Hawaii Considers Developing Statewide Dispensary System
Photo by Linka Odom
Although medical marijuana has been available to qualifying patients in Hawaii since 2000, it has taken more than a decade for state officials to seriously consider implementing regulations that would also make medical marijuana dispensaries a part of the program.
Since their medical cannabis law went into effect, Hawaiian patients haven’t had dispensaries to provide loose leaf cannabis or cannabis-infused products, although they have been given the greenlight to grow their own cannabis privately. Interestingly, it’s still illegal to purchase seeds to cultivate, creating a major conflict between patients and the law.
The Hawaii Legislative Reference Bureau recently released an updated report highlighting the policies and procedures for access, distribution and security surrounding cannabis. At a public hearing on the topic, patients voiced their frustrations at not having adequate access to their medicine. Brenda Cloutier, a fibromyalgia sufferer, shared her disappointment with the current structure and shortcomings of the current medical marijuana program.
“Hawaii … does not provide legal means for me to procure seeds, propagation materials or plants without breaking state and federal laws,” she said. “There is no other controlled pharmaceutical or herbal medication available in this state that forces the patient to break the law to obtain their medicine.”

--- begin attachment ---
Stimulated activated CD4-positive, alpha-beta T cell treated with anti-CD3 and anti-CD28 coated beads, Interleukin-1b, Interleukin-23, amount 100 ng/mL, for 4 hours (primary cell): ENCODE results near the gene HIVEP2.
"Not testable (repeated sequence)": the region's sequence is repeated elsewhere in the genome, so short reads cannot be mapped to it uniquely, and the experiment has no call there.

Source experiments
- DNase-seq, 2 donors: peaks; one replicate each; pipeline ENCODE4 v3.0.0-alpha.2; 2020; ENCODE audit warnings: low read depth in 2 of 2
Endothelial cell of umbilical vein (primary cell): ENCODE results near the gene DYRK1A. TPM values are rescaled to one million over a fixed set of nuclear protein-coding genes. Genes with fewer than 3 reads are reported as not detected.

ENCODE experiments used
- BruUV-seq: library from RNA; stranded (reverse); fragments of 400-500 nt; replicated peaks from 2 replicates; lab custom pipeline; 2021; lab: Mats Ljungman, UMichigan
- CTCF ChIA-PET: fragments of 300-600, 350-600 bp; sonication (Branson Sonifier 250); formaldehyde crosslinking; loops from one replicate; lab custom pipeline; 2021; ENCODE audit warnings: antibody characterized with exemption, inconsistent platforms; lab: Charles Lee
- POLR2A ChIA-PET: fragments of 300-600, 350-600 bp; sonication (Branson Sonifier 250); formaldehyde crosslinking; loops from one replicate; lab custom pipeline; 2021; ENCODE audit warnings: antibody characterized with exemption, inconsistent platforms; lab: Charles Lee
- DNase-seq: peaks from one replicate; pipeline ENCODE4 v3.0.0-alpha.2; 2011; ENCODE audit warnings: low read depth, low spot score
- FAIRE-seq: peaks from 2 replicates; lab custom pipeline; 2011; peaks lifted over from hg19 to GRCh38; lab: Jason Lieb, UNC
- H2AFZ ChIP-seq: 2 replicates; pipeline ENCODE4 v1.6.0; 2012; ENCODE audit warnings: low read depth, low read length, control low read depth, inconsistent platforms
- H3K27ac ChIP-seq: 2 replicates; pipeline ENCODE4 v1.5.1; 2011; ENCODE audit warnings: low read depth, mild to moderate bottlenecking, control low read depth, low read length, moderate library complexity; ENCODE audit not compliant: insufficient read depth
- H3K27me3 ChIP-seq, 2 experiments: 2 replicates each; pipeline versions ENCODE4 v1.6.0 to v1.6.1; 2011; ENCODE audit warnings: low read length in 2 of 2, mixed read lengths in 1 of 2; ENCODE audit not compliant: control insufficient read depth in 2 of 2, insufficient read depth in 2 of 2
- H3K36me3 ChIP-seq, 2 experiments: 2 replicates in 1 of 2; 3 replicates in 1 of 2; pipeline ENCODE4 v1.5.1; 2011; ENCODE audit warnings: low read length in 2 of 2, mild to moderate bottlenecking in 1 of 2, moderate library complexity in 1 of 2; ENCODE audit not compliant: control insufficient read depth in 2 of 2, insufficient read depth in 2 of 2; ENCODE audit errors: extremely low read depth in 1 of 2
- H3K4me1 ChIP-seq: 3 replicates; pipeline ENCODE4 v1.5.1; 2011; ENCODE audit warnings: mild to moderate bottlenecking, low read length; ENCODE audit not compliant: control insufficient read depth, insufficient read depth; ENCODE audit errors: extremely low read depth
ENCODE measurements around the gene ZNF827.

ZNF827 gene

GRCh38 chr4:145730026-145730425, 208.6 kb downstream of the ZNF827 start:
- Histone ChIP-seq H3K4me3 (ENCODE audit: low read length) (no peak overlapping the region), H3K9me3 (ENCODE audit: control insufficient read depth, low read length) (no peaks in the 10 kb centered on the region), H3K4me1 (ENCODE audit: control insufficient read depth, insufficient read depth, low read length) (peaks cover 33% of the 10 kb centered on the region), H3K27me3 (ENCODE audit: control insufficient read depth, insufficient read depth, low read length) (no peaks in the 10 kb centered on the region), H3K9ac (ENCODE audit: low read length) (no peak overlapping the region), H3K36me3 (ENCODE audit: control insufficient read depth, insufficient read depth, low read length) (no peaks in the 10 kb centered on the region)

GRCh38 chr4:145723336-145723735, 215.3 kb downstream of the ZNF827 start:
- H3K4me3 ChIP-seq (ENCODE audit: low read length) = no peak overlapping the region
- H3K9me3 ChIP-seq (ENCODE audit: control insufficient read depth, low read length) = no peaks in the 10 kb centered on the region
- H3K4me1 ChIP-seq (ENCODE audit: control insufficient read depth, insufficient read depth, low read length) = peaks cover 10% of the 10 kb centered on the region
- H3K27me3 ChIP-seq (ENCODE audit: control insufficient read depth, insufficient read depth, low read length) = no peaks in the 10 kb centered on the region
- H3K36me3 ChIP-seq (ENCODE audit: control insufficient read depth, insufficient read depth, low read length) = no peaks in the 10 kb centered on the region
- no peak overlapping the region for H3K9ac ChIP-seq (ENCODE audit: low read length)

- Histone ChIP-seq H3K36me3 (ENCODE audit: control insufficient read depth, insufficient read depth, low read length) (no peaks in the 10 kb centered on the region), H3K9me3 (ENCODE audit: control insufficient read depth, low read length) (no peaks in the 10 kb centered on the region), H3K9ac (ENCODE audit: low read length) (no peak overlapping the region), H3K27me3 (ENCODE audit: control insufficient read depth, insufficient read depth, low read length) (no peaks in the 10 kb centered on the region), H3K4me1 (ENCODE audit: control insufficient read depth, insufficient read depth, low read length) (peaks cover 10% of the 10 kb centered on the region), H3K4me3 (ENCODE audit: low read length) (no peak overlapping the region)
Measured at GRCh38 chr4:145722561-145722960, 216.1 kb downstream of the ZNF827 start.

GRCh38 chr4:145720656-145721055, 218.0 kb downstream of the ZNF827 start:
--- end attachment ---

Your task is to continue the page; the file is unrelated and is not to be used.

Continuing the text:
To help alleviate the problem, a 21-member Medical Marijuana Dispensary Task Force was created by the state to craft regulations and develop an efficient plan for making cannabis more accessible to patients in need. The group includes representatives from the House and Senate, a medical professional, caregiver, current medical cannabis patients and law enforcement.
Some major concerns include island-to-island transporting of cannabis, which would be considered a federal crime despite the fact that it’s still considered within the state. Representative Della Au Belatti, head of the task force, recognizes the unique obstacles implementing a statewide dispensary system may impose.
“There are lots of gaps in the law. Hawaii has that special challenge of interstate travel,” he said.
Another public hearing is scheduled for Sept. 24 in Oahu. Following that, the task force will release updated recommendations as well as proposed legislation to be implemented in 2015.
Why do you think it’s taken 14 years for Hawaii to develop a dispensary system? Tell us your thoughts below.